It’s often difficult to extrapolate on why we like certain kinds of music more than others. There seems to be an almost inexplicable link between ears, mind, and heart, in which we feel kinship with one artist or style and are totally turned off by others. Because a lot of us don’t know how the brain really works when it comes to music, and who really knows how appropriate our reactions to music are within the confines of physical science.

When I first agreed to do this piece, I actually read the headline wrong and thought of the line between those who appreciate music and who understand sound. This is a much less abstract approach as there are many who understand the science of vibration and sound who do not appreciate music at all. Not a very thin line at all. But when it is presented as this, one must think farther outside the box, as there are many people who appreciate the sound of music but don’t really understand it. After taking several theory classes and even trying to compose my own music, I still don’t know if even I really understand it.

I did a study a year or so ago on the connection between music and emotion, namely memory, empowerment, and nostalgia. There were tons of scientific terms, like “cerebellum” and “musical frisson,” and for the most part I understood it, yet there was never a totality of scientific reason for our emotional connection to music. I think the abstract ways in which music affects us—individually and also in the collective sense—are often the most interesting and inspiring. People try to assign meaning to art all the time, assigning some sort of relative value to it instead of just letting it happen. I am fairly certain I am also guilty of this, as I often write album reviews, expressing my own interpretations and criticism. Am I an expert? Of course not. I just listen to a lot of music, I recognize the way it makes me feel, and sometimes I express it in writing. I don’t claim to understand music, because beyond theory, who really can? The artist is the only one who knows the true meaning of their art.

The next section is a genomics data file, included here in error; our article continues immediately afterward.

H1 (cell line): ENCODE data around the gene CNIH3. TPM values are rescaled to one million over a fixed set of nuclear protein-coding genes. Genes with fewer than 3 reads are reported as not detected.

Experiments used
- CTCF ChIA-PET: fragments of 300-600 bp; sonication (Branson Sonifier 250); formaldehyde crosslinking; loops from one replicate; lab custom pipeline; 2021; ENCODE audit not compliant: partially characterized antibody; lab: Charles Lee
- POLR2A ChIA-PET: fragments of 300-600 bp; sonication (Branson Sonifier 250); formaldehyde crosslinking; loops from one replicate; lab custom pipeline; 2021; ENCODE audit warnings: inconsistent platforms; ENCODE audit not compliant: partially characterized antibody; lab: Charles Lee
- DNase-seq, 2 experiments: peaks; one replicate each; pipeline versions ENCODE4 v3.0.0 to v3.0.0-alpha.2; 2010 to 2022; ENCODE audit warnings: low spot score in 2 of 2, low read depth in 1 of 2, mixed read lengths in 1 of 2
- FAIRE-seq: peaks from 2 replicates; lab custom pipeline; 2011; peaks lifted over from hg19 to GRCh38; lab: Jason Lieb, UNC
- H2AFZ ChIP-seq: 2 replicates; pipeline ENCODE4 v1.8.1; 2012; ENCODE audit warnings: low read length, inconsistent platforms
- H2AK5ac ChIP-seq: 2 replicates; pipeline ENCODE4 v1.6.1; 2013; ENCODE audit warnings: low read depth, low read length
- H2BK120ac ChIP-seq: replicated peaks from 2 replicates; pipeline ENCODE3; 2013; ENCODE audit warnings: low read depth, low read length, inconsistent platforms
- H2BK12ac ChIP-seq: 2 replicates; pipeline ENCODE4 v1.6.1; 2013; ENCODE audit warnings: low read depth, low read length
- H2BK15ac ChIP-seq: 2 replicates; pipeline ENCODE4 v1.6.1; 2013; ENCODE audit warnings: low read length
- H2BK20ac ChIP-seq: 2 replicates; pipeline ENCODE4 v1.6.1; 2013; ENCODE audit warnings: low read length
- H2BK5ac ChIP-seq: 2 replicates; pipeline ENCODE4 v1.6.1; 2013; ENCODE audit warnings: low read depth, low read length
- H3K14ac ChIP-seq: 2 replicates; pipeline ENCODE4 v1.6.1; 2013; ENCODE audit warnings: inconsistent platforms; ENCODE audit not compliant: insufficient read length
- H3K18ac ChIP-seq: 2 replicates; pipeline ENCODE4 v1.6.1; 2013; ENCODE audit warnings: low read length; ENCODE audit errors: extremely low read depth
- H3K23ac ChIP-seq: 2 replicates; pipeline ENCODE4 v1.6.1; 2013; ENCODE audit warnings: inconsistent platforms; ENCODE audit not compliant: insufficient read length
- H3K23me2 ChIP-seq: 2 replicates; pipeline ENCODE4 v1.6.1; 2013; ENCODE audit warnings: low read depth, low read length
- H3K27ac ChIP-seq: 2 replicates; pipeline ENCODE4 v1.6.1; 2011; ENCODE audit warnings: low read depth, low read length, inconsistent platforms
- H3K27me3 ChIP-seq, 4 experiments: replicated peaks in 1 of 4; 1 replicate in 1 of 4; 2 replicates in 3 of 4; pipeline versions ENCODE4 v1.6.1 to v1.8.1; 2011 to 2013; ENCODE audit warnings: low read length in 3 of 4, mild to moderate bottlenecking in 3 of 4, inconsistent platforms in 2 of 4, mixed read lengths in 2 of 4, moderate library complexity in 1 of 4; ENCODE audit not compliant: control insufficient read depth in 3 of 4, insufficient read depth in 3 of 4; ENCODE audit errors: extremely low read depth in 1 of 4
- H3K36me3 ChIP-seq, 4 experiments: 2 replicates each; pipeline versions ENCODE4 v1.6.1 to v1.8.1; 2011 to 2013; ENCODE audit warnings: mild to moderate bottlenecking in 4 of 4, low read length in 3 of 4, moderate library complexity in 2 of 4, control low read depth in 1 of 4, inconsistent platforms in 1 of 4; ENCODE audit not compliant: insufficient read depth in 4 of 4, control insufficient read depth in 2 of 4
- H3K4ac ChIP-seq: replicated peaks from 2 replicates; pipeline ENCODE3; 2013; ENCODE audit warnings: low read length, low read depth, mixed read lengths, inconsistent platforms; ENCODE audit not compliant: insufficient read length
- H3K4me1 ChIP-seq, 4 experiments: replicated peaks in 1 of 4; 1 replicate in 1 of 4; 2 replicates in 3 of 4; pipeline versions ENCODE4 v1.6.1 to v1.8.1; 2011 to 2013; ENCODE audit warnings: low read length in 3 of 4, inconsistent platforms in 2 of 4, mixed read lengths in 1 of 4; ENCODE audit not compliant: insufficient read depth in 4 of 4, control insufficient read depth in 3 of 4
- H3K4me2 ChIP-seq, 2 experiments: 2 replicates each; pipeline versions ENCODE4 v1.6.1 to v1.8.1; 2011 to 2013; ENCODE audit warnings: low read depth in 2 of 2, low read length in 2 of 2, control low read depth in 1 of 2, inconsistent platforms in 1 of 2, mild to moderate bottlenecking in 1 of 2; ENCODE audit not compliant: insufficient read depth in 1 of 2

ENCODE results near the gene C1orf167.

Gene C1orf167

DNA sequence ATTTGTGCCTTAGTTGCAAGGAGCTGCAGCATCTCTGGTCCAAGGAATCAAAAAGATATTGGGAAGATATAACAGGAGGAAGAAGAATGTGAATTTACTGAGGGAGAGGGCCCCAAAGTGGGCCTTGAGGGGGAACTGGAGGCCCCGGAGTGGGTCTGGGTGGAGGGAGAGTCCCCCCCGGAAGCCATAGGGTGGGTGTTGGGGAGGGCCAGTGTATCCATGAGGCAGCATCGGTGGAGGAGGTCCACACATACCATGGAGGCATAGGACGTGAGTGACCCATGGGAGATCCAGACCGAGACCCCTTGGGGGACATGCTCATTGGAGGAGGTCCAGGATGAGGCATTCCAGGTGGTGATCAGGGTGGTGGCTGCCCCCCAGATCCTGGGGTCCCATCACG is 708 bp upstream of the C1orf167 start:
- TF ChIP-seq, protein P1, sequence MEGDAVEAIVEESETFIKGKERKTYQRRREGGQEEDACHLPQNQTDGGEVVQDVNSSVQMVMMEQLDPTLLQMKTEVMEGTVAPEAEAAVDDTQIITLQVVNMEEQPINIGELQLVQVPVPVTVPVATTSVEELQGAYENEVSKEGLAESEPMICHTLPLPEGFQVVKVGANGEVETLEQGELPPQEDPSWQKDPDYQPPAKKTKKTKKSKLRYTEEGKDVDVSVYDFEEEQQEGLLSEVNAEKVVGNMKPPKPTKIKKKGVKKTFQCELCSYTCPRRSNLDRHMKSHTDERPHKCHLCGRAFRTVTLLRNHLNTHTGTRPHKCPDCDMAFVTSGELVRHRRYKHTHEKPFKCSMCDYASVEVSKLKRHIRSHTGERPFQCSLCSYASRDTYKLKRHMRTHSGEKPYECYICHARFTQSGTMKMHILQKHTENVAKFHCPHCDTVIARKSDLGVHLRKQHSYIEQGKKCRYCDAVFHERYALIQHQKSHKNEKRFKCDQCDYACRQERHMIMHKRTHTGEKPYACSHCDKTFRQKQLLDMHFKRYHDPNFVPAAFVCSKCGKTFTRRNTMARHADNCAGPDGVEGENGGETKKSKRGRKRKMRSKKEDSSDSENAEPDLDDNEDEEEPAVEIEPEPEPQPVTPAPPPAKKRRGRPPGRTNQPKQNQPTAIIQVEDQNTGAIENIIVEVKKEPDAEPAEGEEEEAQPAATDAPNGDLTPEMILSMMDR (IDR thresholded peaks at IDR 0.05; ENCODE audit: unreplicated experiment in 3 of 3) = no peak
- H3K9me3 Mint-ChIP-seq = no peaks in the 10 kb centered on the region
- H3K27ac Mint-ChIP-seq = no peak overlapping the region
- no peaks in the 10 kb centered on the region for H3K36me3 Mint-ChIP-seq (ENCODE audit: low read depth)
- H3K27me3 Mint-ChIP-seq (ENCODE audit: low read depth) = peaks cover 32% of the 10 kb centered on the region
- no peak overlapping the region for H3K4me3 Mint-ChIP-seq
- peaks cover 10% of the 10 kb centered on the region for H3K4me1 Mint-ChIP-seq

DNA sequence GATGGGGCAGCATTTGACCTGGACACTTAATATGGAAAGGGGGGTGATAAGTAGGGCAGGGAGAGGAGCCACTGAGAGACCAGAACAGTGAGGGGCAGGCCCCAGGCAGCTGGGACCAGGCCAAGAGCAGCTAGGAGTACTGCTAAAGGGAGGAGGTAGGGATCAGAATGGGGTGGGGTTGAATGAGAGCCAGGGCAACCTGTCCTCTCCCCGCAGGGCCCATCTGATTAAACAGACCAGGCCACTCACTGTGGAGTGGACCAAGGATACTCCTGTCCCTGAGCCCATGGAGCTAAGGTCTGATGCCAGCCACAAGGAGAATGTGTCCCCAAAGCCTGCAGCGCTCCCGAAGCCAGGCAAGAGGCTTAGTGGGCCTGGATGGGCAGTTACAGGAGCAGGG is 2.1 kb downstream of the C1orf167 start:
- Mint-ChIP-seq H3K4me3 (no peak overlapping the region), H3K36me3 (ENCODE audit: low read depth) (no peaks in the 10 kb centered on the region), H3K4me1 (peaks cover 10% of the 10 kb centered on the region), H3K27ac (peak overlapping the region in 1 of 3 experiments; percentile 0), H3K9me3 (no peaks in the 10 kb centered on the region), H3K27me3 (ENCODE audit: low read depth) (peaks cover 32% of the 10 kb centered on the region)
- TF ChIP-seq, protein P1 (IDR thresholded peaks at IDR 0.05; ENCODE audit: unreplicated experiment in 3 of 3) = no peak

Art is created on impulse. We feel a twinge of inspiration: sound patterns in the crunching of leaves beneath our feet give us an idea for some percussion; a crooked cobblestone on a street may be that perfect photograph; an envelope slips from a drawer and we feel compelled to write a tear-stained poem on the back because it reminds of us something. Art is feeling in its only true physical form. When we like it, we feel a compatible sense of joy. When it rubs us the wrong way, we are deterred. I feel like today we are so inundated with knowledge and experience that we feel we have to understand everything. Everything needs to be picked apart, probed, analyzed. Maybe the only way to understand anything truly is just to experience it plainly, in our own minds.

Music can only be understood in this way. Sure there are literal meanings in lyrics, and numerical values assigned to certain waves and tones and vibrations that create the actual sound and structure of a piece, but it is also so much more than that. It’s entirely experiential. It’s why we like to listen to depressing music when we’re sad and happy music when driving down a sunny highway. It’s why hearing a band at a late night dance club is so much different than seeing them play in late afternoon at a music festival located on a sprawling Tennessee farm. It connects with us in such a way that our bodies and our minds tune our hearing of music to coincide with our other senses and thoughts and feelings. Music is so in tune with our experiences that it can summon powerful emotions and invoke memories long since lost to the sea of time.

So is there a thin line between appreciating sound and understanding music? Perhaps in a literal sense. But to me, they are one in the same, as we can only truly understand music if we appreciate it just as it is, in that moment, at that time, tuning itself with the feelings we are feeling, and letting it gently carry us away into another world of our own invention.